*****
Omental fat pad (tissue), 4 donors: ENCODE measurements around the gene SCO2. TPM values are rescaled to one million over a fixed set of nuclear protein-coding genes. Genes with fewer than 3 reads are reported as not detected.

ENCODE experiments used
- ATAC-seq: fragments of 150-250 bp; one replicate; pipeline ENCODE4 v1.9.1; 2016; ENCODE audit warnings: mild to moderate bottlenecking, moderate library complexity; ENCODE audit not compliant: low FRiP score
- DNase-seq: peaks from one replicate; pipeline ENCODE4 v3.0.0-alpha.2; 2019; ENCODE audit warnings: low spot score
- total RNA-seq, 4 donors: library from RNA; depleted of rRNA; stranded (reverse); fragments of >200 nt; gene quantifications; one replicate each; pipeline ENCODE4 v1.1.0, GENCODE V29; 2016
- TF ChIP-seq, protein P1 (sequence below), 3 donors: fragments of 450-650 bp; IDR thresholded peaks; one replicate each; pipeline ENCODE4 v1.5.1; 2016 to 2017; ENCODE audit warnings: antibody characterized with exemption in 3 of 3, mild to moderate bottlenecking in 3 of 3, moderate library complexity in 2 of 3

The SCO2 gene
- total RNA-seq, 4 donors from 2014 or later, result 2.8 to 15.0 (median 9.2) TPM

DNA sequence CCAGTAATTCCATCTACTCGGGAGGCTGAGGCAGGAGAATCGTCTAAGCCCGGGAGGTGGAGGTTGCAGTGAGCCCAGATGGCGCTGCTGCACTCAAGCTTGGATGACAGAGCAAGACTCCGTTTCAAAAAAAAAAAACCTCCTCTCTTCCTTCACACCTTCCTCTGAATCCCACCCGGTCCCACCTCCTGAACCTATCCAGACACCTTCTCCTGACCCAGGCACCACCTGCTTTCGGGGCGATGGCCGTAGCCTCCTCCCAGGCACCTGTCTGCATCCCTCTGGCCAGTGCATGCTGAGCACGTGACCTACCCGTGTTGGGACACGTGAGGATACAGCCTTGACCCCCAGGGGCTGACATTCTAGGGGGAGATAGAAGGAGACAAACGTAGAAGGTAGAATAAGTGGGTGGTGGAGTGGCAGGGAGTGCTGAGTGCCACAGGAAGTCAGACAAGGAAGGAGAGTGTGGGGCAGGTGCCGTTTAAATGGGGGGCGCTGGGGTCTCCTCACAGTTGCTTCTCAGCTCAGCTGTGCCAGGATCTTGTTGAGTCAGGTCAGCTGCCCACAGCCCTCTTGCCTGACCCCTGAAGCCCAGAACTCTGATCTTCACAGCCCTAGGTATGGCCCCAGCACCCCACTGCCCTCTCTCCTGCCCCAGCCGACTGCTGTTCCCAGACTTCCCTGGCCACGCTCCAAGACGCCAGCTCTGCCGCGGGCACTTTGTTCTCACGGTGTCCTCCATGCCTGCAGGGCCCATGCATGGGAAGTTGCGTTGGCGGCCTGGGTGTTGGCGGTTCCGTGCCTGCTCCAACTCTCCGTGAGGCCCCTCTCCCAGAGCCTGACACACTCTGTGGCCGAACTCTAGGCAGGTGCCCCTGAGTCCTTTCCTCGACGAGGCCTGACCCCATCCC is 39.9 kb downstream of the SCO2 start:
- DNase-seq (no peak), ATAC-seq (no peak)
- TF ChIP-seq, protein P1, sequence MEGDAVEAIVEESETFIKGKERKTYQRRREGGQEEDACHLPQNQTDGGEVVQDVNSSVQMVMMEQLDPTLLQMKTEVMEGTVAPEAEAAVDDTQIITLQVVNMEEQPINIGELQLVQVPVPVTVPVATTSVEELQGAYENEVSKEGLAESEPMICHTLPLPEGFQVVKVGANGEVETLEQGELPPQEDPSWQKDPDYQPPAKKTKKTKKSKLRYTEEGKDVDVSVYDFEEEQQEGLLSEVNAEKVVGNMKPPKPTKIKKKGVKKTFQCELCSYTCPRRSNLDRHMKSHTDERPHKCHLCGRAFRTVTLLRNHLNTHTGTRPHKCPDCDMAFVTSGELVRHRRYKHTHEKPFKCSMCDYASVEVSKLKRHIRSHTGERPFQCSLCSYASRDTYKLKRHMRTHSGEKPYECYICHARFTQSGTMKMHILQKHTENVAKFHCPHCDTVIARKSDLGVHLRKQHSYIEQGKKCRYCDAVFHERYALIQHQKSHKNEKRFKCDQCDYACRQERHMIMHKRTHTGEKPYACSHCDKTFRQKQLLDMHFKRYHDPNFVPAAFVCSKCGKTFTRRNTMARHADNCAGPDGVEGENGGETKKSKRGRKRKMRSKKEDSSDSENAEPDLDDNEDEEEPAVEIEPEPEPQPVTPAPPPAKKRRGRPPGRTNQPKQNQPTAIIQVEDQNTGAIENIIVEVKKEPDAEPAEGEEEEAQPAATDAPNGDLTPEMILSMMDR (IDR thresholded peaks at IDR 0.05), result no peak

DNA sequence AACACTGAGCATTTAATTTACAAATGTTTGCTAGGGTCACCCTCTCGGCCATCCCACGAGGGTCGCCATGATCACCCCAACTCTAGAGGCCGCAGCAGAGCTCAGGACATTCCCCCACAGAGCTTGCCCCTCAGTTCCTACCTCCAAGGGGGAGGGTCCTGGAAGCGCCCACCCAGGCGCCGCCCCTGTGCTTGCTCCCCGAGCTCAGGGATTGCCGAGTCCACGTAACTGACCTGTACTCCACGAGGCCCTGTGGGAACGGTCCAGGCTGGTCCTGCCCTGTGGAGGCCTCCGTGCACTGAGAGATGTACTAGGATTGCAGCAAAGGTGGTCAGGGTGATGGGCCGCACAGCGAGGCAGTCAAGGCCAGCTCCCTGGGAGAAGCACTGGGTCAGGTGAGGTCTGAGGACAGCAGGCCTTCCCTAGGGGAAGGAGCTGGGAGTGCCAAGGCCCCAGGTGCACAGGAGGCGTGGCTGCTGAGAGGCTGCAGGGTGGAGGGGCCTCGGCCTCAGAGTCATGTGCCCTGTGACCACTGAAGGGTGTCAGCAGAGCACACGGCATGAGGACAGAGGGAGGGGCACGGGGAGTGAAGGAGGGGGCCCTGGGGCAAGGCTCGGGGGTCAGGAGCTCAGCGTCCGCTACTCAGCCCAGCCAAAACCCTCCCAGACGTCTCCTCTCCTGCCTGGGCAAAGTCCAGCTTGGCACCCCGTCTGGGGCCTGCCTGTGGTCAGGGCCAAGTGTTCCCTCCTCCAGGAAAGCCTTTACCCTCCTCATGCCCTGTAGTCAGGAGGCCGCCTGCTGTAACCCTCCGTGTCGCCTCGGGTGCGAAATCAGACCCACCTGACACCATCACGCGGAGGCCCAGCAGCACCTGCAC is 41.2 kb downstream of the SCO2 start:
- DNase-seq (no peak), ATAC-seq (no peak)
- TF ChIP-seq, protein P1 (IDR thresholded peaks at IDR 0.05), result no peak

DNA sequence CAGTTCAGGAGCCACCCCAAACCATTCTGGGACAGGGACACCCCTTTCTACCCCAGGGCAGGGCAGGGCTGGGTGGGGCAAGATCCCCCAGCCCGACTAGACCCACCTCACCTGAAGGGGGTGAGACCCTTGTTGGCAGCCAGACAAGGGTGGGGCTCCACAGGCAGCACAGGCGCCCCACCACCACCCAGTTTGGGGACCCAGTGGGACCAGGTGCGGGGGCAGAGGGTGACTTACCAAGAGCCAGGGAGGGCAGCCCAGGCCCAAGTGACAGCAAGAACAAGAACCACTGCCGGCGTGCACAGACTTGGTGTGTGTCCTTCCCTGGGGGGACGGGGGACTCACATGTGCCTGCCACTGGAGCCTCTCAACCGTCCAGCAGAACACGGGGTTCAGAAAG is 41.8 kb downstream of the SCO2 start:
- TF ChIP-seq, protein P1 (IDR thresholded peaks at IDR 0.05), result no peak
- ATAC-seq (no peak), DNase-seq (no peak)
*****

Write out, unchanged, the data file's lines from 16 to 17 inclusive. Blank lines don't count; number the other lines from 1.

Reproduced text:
- TF ChIP-seq, protein P1 (IDR thresholded peaks at IDR 0.05), result no peak
- ATAC-seq (no peak), DNase-seq (no peak)